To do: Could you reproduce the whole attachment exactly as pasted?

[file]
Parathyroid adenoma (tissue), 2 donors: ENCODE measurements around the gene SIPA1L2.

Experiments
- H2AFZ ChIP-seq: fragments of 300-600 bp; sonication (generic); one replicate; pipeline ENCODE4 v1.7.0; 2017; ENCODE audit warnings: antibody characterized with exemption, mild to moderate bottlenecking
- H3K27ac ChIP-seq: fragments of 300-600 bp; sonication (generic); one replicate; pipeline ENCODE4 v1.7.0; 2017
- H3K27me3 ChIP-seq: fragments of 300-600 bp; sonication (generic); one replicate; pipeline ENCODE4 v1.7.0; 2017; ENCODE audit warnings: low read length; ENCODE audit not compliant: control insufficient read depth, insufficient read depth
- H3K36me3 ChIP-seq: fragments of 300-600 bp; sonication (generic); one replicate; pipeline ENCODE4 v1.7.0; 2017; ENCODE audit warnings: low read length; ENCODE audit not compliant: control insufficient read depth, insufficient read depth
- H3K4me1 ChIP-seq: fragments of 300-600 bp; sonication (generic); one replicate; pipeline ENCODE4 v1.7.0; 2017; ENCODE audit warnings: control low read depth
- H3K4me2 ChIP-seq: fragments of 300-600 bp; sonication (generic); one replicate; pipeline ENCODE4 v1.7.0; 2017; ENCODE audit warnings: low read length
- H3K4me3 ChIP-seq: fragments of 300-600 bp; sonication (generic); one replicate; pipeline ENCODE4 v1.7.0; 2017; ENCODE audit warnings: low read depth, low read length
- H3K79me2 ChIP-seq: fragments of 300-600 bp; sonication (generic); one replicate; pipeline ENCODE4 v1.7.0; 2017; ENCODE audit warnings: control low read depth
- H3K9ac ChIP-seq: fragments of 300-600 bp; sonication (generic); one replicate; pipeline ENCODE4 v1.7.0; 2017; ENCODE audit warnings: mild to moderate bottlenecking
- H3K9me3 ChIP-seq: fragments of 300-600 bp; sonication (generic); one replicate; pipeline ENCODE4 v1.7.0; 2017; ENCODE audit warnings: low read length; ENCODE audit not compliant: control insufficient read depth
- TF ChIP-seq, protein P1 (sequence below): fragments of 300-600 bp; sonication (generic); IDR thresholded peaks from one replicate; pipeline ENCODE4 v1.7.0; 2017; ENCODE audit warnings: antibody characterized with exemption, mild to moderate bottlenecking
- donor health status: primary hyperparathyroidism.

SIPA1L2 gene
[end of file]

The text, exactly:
Parathyroid adenoma (tissue), 2 donors: ENCODE measurements around the gene SIPA1L2.

Experiments
- H2AFZ ChIP-seq: fragments of 300-600 bp; sonication (generic); one replicate; pipeline ENCODE4 v1.7.0; 2017; ENCODE audit warnings: antibody characterized with exemption, mild to moderate bottlenecking
- H3K27ac ChIP-seq: fragments of 300-600 bp; sonication (generic); one replicate; pipeline ENCODE4 v1.7.0; 2017
- H3K27me3 ChIP-seq: fragments of 300-600 bp; sonication (generic); one replicate; pipeline ENCODE4 v1.7.0; 2017; ENCODE audit warnings: low read length; ENCODE audit not compliant: control insufficient read depth, insufficient read depth
- H3K36me3 ChIP-seq: fragments of 300-600 bp; sonication (generic); one replicate; pipeline ENCODE4 v1.7.0; 2017; ENCODE audit warnings: low read length; ENCODE audit not compliant: control insufficient read depth, insufficient read depth
- H3K4me1 ChIP-seq: fragments of 300-600 bp; sonication (generic); one replicate; pipeline ENCODE4 v1.7.0; 2017; ENCODE audit warnings: control low read depth
- H3K4me2 ChIP-seq: fragments of 300-600 bp; sonication (generic); one replicate; pipeline ENCODE4 v1.7.0; 2017; ENCODE audit warnings: low read length
- H3K4me3 ChIP-seq: fragments of 300-600 bp; sonication (generic); one replicate; pipeline ENCODE4 v1.7.0; 2017; ENCODE audit warnings: low read depth, low read length
- H3K79me2 ChIP-seq: fragments of 300-600 bp; sonication (generic); one replicate; pipeline ENCODE4 v1.7.0; 2017; ENCODE audit warnings: control low read depth
- H3K9ac ChIP-seq: fragments of 300-600 bp; sonication (generic); one replicate; pipeline ENCODE4 v1.7.0; 2017; ENCODE audit warnings: mild to moderate bottlenecking
- H3K9me3 ChIP-seq: fragments of 300-600 bp; sonication (generic); one replicate; pipeline ENCODE4 v1.7.0; 2017; ENCODE audit warnings: low read length; ENCODE audit not compliant: control insufficient read depth
- TF ChIP-seq, protein P1 (sequence below): fragments of 300-600 bp; sonication (generic); IDR thresholded peaks from one replicate; pipeline ENCODE4 v1.7.0; 2017; ENCODE audit warnings: antibody characterized with exemption, mild to moderate bottlenecking
- donor health status: primary hyperparathyroidism.

SIPA1L2 gene